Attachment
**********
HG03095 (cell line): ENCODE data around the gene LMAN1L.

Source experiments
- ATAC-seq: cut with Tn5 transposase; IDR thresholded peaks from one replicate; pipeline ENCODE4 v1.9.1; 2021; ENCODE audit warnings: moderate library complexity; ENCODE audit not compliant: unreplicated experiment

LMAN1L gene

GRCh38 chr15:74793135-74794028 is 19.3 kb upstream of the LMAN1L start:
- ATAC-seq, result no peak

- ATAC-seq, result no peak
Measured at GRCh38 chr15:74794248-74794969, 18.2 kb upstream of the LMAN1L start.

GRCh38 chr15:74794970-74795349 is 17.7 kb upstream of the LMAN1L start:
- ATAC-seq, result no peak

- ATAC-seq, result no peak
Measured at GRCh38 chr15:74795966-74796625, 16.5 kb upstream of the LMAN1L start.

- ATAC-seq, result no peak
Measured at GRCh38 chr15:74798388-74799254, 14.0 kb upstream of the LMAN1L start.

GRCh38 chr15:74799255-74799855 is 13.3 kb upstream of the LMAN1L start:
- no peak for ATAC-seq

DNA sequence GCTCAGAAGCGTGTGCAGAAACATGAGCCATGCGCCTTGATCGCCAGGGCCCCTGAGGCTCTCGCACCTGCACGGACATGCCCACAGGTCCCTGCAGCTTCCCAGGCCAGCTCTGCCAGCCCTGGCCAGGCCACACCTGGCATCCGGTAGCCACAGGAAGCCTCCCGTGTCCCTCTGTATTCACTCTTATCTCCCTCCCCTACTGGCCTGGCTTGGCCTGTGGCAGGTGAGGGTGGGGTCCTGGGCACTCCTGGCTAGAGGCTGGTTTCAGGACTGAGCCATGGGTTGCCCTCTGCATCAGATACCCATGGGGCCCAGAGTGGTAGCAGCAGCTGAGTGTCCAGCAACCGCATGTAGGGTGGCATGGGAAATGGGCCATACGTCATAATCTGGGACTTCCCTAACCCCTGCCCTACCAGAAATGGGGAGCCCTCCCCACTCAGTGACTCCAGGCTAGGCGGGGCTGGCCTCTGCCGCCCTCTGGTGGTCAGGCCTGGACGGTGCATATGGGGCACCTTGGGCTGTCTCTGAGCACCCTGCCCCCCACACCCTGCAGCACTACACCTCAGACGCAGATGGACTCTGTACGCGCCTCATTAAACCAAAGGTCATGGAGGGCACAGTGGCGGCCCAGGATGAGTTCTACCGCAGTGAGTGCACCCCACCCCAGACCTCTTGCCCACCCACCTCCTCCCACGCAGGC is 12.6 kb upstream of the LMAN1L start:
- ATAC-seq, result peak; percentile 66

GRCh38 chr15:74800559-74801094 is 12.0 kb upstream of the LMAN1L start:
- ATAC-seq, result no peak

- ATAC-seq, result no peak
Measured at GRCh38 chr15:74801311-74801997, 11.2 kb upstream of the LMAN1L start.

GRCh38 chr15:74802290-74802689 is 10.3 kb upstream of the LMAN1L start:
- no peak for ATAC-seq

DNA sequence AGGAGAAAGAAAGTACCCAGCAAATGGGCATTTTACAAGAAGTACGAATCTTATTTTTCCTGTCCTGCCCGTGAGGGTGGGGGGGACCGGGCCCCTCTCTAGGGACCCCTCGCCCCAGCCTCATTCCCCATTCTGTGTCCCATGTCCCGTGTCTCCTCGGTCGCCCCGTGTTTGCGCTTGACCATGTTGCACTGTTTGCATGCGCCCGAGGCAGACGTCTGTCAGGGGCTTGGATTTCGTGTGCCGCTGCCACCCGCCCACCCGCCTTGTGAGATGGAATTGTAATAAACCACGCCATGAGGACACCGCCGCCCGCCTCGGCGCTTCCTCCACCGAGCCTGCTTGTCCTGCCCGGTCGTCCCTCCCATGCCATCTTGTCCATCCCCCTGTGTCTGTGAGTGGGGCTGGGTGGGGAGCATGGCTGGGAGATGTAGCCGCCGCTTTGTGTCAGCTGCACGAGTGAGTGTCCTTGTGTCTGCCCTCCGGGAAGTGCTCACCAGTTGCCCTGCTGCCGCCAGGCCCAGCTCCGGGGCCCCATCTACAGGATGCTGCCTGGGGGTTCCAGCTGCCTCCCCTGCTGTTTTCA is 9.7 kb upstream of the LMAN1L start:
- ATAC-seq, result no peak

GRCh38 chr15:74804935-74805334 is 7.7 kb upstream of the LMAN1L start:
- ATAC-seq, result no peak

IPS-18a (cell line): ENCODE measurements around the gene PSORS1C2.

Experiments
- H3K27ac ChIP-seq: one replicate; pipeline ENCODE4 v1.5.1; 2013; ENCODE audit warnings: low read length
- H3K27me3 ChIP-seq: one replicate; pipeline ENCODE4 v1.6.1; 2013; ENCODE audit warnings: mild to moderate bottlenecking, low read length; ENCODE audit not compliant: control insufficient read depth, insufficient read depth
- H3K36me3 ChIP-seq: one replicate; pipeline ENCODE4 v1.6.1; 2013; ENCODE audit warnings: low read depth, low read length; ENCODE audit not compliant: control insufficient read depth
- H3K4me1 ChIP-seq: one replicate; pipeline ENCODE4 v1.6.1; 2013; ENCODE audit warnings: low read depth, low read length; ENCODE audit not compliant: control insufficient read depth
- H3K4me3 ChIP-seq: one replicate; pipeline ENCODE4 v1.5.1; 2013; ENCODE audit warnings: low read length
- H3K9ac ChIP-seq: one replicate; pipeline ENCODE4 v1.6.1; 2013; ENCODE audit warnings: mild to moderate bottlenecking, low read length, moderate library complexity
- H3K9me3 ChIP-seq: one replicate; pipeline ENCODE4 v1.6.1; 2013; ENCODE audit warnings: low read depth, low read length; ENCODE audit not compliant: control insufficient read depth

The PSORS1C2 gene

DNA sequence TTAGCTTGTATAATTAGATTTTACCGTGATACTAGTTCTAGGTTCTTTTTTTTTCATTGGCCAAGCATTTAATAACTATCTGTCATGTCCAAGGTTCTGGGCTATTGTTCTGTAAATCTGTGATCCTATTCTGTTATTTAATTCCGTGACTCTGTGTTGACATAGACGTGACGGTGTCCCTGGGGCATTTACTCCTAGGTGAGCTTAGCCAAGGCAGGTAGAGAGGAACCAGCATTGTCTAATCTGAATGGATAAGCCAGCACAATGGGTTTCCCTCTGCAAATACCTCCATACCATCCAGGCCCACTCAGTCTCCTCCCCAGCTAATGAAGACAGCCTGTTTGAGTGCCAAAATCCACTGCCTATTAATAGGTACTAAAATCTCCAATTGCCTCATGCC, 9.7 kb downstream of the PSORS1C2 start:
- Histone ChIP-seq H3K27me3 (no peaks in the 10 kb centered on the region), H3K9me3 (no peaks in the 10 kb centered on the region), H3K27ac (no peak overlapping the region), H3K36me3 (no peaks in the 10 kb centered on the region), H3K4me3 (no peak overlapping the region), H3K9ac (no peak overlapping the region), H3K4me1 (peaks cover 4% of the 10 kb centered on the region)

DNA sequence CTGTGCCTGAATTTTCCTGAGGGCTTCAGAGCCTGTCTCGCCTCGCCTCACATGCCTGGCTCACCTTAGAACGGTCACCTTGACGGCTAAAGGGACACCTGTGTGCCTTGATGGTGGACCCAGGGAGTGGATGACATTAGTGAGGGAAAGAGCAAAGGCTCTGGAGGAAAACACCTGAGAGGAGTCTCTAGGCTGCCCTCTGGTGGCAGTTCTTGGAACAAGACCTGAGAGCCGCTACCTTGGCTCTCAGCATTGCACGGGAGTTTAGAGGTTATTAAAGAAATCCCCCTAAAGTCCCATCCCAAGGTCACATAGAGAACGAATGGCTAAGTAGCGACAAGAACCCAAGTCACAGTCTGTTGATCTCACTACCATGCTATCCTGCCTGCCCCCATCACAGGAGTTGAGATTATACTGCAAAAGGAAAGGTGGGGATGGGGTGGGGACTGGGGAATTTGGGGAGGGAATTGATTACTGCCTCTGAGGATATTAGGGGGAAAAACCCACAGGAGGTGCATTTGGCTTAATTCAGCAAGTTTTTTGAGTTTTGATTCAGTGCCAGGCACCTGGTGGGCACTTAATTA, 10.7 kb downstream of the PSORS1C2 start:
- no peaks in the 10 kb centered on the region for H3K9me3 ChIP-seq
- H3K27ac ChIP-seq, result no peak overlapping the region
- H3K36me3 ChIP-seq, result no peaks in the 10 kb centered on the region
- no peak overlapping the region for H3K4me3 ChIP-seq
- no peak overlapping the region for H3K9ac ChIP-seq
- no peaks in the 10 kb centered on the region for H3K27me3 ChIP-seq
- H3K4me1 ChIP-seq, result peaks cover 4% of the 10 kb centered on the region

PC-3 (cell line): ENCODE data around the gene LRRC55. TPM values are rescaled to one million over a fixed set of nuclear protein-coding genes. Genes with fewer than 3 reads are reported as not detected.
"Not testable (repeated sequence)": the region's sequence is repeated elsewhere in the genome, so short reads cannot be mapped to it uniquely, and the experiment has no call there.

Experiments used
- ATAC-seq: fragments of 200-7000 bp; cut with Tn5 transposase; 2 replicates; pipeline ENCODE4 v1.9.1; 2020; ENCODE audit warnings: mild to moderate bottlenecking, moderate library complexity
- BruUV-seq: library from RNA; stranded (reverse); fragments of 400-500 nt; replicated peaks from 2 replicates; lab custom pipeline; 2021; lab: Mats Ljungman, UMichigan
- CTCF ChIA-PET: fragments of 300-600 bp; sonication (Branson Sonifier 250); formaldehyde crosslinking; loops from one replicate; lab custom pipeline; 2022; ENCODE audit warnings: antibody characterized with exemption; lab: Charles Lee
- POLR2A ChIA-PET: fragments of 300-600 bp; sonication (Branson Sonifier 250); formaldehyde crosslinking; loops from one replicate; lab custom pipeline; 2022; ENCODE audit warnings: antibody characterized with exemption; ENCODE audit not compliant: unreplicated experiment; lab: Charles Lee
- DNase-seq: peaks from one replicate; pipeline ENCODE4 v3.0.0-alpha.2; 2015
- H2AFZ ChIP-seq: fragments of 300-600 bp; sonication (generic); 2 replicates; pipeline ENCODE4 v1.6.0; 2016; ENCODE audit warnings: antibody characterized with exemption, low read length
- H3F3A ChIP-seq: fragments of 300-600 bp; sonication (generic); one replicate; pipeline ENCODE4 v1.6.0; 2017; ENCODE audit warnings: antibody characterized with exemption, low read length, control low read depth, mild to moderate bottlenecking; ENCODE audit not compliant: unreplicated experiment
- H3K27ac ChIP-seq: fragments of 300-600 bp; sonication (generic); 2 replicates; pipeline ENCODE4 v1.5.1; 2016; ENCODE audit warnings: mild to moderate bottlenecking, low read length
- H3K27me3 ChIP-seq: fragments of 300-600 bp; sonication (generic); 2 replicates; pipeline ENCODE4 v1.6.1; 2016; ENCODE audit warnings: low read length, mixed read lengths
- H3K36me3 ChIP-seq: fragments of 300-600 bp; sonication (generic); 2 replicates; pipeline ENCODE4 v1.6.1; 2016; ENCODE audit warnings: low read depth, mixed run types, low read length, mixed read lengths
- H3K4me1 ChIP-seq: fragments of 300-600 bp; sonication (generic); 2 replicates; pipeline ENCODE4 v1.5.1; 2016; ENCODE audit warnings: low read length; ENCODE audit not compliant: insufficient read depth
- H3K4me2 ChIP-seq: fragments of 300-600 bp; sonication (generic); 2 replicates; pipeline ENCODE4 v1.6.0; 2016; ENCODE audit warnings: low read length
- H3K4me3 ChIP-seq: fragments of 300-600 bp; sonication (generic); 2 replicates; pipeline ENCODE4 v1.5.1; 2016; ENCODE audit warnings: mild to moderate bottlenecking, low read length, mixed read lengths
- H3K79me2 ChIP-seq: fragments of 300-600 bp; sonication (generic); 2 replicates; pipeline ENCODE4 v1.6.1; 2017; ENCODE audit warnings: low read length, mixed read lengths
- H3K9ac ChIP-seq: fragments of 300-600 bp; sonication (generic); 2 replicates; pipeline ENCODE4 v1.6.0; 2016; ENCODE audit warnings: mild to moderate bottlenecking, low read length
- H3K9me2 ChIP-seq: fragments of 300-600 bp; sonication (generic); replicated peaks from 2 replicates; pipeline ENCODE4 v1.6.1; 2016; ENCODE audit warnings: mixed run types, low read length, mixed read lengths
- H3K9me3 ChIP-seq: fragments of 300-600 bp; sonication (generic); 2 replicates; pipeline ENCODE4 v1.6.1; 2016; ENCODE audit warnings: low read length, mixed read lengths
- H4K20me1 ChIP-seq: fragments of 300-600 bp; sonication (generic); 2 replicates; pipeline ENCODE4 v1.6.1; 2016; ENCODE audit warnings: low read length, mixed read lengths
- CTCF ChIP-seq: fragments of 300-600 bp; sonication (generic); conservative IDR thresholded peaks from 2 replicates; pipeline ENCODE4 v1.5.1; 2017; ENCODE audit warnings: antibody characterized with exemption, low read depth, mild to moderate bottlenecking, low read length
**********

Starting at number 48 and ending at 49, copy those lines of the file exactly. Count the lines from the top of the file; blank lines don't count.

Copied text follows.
- H3K4me1 ChIP-seq, result peaks cover 4% of the 10 kb centered on the region

PC-3 (cell line): ENCODE data around the gene LRRC55. TPM values are rescaled to one million over a fixed set of nuclear protein-coding genes. Genes with fewer than 3 reads are reported as not detected.